Making A Difference?
One of my “pet” topics has been education. Usually I’m absurdly negative and (for me, uncharacteristically) pessimistic about the prospects of anyone in this country, at any level, getting a decent education and that flies in the face of almost everyone’s experience. Indeed, almost everyone has had more than one good teacher (or two, or ten) and there are many, many people who have gotten good educations right here. I’ll admit my pessimism flies in the face of my own experience.
Perhaps my negative attitude comes about because I can’t think of one level of education – not primary, secondary, graduate or professional, that’s succeeding in their mission right now. They don’t even have, or they don’t know, their mission.
Right now, primary education is babysitting so that both parents can work full time. Weren’t grammar schools supposed to be teaching the basics, you know, reading, writing, ‘rithmetic and, um… helping parents turn those darling little creatures into little human beings?
The high schools are, of course, forced then to teach those basics, when they’re not simply warehousing teens and young adults (who will, in large numbers, be warehoused by the state shortly, it appears). Weren’t they to help prepare a workforce?
That’s what the colleges are doing now; trying, remedially, to prepare a workforce. Their goal at one time was to prepare the elite, I recall.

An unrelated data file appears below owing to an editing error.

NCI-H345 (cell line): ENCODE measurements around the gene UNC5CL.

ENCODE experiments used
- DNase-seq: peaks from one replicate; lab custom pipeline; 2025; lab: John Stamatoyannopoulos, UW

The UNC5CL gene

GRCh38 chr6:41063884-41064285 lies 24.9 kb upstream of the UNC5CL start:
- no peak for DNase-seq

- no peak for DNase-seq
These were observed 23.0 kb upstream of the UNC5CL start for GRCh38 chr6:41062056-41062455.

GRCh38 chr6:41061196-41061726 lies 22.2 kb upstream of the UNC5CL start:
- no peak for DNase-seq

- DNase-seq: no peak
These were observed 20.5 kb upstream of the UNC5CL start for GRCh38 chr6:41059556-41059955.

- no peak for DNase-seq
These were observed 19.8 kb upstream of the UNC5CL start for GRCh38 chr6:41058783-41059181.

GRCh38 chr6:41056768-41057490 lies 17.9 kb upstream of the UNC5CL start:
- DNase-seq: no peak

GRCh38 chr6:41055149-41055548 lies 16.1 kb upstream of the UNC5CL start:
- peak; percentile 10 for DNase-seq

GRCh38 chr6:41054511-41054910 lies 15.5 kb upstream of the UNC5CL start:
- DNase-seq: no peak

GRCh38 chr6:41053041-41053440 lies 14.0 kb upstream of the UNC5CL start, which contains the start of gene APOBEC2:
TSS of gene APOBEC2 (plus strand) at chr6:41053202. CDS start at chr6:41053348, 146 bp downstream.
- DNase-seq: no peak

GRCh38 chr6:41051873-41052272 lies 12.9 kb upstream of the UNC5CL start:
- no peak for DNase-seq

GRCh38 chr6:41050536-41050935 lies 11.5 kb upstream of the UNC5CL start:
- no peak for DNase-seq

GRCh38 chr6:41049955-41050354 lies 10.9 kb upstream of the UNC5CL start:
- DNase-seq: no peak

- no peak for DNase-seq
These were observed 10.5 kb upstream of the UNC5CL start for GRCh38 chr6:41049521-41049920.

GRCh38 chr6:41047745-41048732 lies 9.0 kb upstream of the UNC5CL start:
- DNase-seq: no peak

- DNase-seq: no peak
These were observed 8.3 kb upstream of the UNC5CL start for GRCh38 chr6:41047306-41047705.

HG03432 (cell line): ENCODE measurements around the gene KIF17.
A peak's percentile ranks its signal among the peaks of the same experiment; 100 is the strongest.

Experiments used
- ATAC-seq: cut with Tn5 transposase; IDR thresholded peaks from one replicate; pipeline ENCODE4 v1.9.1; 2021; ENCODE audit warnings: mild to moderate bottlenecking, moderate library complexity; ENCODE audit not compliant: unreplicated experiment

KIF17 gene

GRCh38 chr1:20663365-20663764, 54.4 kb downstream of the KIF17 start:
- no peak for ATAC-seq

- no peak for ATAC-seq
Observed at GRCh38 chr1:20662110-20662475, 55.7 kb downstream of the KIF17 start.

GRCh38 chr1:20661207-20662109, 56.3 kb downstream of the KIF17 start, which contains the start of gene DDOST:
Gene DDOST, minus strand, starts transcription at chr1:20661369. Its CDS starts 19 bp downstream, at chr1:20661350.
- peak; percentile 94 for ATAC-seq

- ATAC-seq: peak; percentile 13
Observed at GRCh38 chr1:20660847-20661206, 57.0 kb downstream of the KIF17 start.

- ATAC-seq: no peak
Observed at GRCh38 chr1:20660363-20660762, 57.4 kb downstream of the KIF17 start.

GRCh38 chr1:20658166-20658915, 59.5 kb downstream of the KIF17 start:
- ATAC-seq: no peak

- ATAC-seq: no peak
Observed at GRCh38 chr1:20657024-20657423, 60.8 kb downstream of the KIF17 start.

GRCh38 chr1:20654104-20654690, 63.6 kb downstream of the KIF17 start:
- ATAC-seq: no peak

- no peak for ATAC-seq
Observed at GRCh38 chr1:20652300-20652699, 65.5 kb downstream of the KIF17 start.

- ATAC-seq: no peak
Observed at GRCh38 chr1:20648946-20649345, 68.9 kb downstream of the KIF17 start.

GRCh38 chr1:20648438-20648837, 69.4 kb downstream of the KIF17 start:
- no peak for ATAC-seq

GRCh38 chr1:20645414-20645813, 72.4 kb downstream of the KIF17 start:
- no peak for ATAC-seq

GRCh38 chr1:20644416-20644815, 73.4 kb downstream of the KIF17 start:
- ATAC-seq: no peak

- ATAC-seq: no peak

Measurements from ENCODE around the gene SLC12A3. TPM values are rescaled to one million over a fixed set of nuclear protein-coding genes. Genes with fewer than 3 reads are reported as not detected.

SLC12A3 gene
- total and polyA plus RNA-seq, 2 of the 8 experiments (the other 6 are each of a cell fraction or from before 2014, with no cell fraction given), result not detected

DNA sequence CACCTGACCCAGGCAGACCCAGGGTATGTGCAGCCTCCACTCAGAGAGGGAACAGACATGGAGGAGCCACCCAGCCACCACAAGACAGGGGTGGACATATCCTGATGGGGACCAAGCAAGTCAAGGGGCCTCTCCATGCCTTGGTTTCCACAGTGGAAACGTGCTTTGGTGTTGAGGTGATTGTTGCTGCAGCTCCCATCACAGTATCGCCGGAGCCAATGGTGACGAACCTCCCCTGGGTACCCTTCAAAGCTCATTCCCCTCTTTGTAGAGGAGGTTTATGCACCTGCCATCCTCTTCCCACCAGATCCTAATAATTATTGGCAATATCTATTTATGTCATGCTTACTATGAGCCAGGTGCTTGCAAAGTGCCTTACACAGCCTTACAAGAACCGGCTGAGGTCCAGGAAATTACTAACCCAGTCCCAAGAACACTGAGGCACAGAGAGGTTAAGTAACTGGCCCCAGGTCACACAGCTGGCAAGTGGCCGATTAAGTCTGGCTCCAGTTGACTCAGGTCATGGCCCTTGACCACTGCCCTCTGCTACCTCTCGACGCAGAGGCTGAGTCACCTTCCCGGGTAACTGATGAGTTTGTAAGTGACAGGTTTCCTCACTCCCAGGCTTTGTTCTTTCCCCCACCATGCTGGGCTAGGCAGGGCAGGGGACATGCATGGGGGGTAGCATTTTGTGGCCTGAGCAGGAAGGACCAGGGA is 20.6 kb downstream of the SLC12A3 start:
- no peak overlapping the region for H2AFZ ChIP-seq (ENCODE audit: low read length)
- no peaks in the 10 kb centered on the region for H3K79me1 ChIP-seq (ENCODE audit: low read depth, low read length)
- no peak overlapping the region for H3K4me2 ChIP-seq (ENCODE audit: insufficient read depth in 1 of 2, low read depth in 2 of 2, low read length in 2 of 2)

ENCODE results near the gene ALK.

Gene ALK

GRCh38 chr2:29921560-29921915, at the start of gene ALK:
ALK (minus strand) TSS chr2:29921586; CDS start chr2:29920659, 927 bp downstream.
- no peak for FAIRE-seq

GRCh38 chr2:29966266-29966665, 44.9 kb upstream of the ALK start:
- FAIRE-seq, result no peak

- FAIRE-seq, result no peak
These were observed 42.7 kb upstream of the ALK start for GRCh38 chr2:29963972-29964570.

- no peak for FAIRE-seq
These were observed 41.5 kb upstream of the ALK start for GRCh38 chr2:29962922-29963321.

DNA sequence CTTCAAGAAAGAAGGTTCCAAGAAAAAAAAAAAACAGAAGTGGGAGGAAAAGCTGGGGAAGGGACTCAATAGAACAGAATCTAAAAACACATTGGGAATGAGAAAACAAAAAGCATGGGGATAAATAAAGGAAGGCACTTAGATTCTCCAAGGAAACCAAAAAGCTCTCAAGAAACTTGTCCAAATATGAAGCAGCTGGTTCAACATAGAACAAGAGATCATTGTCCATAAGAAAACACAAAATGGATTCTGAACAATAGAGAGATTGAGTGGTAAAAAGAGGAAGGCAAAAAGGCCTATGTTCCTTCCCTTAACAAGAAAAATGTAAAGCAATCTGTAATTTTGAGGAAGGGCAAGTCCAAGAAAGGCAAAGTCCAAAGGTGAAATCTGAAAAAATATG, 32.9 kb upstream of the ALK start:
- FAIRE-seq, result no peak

Those elite are now expected to become so in the graduate schools and professional schools. Instead, too many times, they become – competent, and I fear that it’s what we’ve come to expect.
But all that is just me spouting off meaninglessly in a dark moment. Michelle Rhee is not so empty.
Check out what Fast Company’s Jeff Chu has to say about Michelle Rhee, the newly appointed chancellor of D.C. public schools.
Paul Laurence Dunbar Senior High School in Washington, D.C., is one of the worst schools in one of the worst school districts in America.
“The mentality of excellence? We wish we could have that,” said principal Harriett Kargbo, as we toured the school one morning in May. “But this,” she said, pointing at the metal detector guarding the entrance, “is the reality.”
This, too: Dozens of kids wandering the halls during second period. Corridors littered with fliers, candy wrappers, potato-chip bags. One second-floor foyer reeking of marijuana. (“I smell pot smoke,” I said. “Really? I don’t,” Kargbo replied.) In the five-year history of No Child Left Behind, the school has never met the law’s benchmarks; in 2007, just 24% of its sophomores tested “proficient” in reading and only 20% made the grade in math.
As we walked from one teaching area to another — Dunbar is one of D.C.’s last open-plan schools, with dividers and old filing cabinets separating the “class-rooms” — it became clear why the students weren’t learning. Of the dozen classes we visited, only in one history session were all of the students doing something approximating work. “Why isn’t anyone teaching?” I asked Kargbo as I watched one student do a meticulous inventory of the contents of her wallet. “It’s the end of the period,” she said. Half an hour later, second period ended.
That afternoon, Kargbo was fired.
Rhee is fearless, determined, inventive, and utterly unique. Her approach combines tough-minded handling of resources, unwavering accountability for teachers and administrators, and sincere, personal investment in local urban communities, grounded in the area’s black churches.
Michelle Rhee has been on a tear, firing at will through the DC School District with the (strong) backing of DC’s new mayor, Adrian Fenty. Considering the years – decades – of corruption and incompetence we’ve seen both in the mayor’s office and in the (AFT affilliated) Washington Teacher’s Union, it’s more than surprising to see this happening. It’s welcomed.